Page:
As we turned the corner into 2020, Pacific Community Ventures’ work has never been more crucial to the communities we serve. The coronavirus pandemic wiped out 22 million jobs — 10 years of job growth — in the first four weeks, with an additional 37 million jobs vulnerable to layoffs and tens of millions of small businesses in danger of closing. The pace of this economic collapse is so staggering that the Great Depression is the only comparison. The most vulnerable and underserved people and places — particularly lower-income workers and communities of color — yet again find their financial and physical health at risk. We must all do more to stand with the black community, and ally our assets in solidarity — now more than ever.
Times of crisis force us to dig deep in so many ways, and test us in new ways. CDFIs like PCV are responding to borrowers in crisis in communities from coast to coast.
Throughout 2019, unemployment was at a record low and job growth had been steady for 10 years. But a decade of growth built on bad jobs and ignoring those who fall out of the job market entirely has had implications for our whole country. While this crisis has created enormous challenges, it also represents a unique opportunity to change a system where working people deemed “essential” are earning poverty-level wages and live without paid leave or health benefits for themselves or their families. The speed at which this pandemic has affected small businesses, which employ almost 50% of Americans, shows us how fragile our economy truly is.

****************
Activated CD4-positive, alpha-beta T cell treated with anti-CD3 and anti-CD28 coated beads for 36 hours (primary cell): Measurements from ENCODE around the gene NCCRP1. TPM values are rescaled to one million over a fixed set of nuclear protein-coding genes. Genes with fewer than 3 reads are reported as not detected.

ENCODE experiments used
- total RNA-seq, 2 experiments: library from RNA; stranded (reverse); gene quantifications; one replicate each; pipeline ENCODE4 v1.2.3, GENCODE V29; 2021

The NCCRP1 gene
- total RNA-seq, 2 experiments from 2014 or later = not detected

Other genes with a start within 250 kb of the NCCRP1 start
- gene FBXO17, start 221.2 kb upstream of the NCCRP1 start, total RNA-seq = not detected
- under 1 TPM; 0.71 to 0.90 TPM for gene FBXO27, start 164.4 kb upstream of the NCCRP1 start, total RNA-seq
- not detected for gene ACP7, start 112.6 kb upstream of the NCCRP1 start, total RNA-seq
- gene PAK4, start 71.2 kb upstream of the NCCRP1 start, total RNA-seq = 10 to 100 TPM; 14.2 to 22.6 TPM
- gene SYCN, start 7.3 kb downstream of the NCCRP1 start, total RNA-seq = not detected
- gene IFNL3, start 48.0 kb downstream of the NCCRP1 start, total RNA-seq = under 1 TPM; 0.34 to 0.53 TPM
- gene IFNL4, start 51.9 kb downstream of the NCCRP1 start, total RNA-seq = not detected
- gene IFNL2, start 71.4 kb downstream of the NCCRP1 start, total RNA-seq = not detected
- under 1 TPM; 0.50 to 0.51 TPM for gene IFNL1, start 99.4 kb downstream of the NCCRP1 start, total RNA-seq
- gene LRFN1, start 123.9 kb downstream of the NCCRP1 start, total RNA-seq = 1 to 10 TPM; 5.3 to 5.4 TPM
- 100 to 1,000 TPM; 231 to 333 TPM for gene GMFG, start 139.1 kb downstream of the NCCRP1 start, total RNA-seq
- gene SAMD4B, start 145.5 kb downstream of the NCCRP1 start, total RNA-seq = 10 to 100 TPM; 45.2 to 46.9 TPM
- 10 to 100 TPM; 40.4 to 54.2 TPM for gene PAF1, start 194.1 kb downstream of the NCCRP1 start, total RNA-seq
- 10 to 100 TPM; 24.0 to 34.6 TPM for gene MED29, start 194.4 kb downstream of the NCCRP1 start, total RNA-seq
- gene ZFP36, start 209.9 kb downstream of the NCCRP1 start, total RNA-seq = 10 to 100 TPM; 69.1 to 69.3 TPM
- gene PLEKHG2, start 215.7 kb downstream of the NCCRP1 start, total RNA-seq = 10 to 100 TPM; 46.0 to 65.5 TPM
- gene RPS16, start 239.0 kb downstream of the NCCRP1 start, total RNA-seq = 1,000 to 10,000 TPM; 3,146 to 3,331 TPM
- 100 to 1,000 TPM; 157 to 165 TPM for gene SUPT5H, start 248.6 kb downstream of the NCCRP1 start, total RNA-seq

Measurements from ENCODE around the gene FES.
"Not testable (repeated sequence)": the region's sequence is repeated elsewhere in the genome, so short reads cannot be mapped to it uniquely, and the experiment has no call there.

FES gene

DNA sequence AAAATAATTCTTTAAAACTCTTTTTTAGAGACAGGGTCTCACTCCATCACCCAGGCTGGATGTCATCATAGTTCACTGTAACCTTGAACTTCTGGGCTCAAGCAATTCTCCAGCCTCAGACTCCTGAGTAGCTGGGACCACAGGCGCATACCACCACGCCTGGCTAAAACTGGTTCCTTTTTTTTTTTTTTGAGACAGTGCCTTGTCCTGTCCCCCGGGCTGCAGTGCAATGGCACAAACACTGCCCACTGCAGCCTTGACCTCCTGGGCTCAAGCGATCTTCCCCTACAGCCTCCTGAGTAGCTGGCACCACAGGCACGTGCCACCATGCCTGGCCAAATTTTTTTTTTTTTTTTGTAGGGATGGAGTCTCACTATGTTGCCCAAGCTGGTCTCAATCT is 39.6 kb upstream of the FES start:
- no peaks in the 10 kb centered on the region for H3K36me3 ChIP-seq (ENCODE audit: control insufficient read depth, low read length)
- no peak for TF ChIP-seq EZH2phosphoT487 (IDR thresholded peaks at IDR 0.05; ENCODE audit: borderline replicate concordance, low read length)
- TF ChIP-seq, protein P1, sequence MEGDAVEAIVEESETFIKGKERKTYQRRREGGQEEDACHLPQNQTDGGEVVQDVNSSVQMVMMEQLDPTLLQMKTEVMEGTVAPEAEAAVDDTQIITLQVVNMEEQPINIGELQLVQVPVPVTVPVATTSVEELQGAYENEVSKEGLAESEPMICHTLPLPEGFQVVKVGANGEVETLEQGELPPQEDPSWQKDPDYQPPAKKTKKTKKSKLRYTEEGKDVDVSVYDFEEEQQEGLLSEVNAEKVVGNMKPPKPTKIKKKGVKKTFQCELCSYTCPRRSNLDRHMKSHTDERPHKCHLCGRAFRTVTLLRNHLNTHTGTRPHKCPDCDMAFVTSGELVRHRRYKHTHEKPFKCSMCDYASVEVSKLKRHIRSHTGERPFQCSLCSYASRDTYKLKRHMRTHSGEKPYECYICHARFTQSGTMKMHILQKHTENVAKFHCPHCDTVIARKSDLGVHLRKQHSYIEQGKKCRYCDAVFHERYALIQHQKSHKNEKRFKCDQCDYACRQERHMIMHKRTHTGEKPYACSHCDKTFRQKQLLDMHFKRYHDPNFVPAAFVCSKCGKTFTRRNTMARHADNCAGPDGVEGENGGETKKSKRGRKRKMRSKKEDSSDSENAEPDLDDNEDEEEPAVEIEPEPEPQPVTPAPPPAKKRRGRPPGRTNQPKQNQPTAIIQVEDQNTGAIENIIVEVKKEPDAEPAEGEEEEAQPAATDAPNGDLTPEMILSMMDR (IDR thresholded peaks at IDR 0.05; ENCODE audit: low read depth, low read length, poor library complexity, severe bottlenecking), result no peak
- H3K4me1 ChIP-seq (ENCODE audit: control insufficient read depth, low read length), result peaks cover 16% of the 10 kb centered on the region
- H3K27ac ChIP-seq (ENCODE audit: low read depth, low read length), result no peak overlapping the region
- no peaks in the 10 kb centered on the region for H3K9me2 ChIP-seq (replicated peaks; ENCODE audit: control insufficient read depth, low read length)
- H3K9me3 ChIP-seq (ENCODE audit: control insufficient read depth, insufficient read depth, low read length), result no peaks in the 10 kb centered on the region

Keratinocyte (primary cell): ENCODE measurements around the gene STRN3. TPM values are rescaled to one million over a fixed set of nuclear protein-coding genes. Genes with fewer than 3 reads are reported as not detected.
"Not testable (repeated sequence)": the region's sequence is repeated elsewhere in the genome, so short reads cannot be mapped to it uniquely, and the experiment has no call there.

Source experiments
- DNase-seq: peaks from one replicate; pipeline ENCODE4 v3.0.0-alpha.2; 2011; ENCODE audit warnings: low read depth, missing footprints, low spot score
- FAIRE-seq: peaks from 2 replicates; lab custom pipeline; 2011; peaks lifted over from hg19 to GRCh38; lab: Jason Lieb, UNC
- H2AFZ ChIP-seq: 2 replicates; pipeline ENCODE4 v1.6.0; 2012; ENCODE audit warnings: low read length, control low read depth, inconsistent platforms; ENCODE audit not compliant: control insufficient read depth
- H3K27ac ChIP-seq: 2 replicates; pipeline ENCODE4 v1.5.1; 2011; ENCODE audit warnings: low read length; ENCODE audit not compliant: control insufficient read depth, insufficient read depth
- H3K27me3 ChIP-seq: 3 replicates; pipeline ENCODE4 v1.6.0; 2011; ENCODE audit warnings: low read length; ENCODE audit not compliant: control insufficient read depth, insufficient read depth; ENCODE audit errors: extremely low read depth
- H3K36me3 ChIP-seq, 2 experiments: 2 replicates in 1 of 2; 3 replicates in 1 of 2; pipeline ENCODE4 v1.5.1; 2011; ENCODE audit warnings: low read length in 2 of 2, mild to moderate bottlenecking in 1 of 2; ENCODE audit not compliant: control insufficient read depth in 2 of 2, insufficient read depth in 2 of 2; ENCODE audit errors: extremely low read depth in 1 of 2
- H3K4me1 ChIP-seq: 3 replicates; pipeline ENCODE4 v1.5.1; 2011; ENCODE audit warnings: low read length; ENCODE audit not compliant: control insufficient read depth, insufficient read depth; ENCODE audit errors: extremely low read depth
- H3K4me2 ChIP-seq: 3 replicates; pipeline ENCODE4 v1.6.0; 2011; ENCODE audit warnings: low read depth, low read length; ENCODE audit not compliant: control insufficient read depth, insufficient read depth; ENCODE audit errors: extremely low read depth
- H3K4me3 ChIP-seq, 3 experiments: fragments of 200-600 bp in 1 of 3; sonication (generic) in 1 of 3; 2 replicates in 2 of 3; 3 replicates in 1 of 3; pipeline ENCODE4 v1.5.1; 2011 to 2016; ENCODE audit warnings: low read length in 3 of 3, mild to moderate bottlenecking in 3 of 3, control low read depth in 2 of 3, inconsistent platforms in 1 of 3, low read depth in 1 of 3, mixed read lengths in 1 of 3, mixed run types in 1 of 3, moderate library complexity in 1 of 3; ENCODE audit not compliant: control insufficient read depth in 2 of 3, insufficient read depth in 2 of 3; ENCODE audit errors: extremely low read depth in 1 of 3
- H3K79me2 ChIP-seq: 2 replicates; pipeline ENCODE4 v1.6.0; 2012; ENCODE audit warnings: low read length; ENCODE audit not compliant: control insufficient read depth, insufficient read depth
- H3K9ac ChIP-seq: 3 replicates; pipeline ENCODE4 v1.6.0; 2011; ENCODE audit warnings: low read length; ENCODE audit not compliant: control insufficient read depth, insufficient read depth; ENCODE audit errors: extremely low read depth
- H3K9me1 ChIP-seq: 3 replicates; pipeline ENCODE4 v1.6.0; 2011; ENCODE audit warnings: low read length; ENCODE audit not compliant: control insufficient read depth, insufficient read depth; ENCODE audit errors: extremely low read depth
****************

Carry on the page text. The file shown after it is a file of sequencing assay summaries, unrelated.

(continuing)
Pacific Community Ventures’ 2019 Impact Report details how our programs can empower small business owners, working people, and community-focused investors across the country through a good jobs agenda. We help small business owners grow and create good jobs through our “Good Jobs, Good Business” model that combines affordable loans with pro-bono advising, tools and incentives to create quality jobs, our national BusinessAdvising.org mentoring platform, and social impact evaluation and field-building research. As we rapidly respond to support small businesses through this crisis, we remain hopeful that the potential for positive impact we saw in 2019 is a sign of more entrepreneurs and workers starting to prioritize good jobs — something we will all need to advocate for now more than ever.
Our 2019 Good Jobs Report highlights our progress before the onset of the COVID-19 pandemic and shows how our model can serve as a blueprint for an inclusive recovery. We hope you’ll join us on this journey.